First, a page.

Inaugural lecture outlines new approach to transforming education
New learning tools can boost understanding and the capability to do difficult jobs
[UKPRwire, Thu Jan 28 2010] Educational systems and approaches to teaching need to be radically changed if people are to achieve their full potential. According to Prof. Colin Coulson-Thomas “it is possible to transform school, higher, professional and lifelong education by making it easy for people to learn, increase their understanding, build their capability and solve complex problems.” His inaugural Kuwait Knowledge Partnership lecture set out how this can be achieved and gave examples of tools that have had a massive impact on understanding and performance in complex fields.
The Professor and author of Winning Companies; Winning People believes “Different people learn in different ways. Learning support tools can help people to overcome barriers to learning. The right tools use a variety of ways of making it very easy for people to quickly understand areas that have hitherto been considered too complex to comprehend. At school level they need to be designed to engage young learners, secure their attention and inspire their imaginations.”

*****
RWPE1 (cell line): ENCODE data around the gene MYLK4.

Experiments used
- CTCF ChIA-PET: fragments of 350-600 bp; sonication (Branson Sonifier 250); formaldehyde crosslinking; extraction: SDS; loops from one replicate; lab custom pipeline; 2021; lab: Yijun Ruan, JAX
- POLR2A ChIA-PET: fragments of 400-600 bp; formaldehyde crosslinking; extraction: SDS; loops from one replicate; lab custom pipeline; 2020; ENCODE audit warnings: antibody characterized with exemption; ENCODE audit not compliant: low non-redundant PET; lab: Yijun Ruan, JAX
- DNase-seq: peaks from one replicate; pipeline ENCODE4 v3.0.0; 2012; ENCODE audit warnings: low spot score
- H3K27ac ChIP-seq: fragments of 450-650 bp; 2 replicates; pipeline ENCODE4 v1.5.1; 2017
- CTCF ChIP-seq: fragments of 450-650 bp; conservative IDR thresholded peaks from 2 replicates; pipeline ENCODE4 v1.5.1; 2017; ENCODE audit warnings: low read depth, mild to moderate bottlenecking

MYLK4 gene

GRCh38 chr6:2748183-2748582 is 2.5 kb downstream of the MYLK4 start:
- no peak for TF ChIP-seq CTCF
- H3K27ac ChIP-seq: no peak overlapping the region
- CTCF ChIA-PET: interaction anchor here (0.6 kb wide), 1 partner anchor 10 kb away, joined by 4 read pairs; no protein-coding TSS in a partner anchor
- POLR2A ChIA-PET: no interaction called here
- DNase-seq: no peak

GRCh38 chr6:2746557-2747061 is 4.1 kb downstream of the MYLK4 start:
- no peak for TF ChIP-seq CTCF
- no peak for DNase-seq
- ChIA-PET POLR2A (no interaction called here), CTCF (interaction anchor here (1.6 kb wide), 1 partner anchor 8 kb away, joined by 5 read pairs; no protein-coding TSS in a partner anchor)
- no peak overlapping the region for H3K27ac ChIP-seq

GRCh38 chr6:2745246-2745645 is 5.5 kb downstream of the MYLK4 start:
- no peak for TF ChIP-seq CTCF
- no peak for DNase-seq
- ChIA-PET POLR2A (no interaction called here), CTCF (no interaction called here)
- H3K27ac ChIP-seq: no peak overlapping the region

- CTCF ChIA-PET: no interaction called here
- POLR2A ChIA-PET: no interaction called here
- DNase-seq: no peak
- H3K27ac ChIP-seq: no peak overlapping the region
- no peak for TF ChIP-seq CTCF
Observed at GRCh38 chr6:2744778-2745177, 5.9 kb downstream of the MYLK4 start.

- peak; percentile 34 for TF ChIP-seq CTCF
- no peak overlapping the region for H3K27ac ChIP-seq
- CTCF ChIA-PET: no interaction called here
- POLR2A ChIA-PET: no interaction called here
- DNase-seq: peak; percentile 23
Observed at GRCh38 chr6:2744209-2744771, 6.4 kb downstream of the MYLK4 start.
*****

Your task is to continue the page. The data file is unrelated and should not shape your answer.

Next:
Coulson-Thomas who is also a co-Founder of the Kuwait Knowledge Partnership believes, “Possession of information and knowledge does not of itself lead to understanding or the capability to do things. A new generation of learning and performance tools are enabling average people to excel in challenging roles by equipping them to adopt the approaches of their high performing peers.”
The Professor explains: “Within any community of knowledge workers and professionals whether teachers, engineers or doctors there are a small number of superstars and a long tail of OK people. The high performers are not necessarily cleverer or better educated. They just do the activity in question differently. The performance of others can be increased by making it easy for them to adopt these more effective approaches.”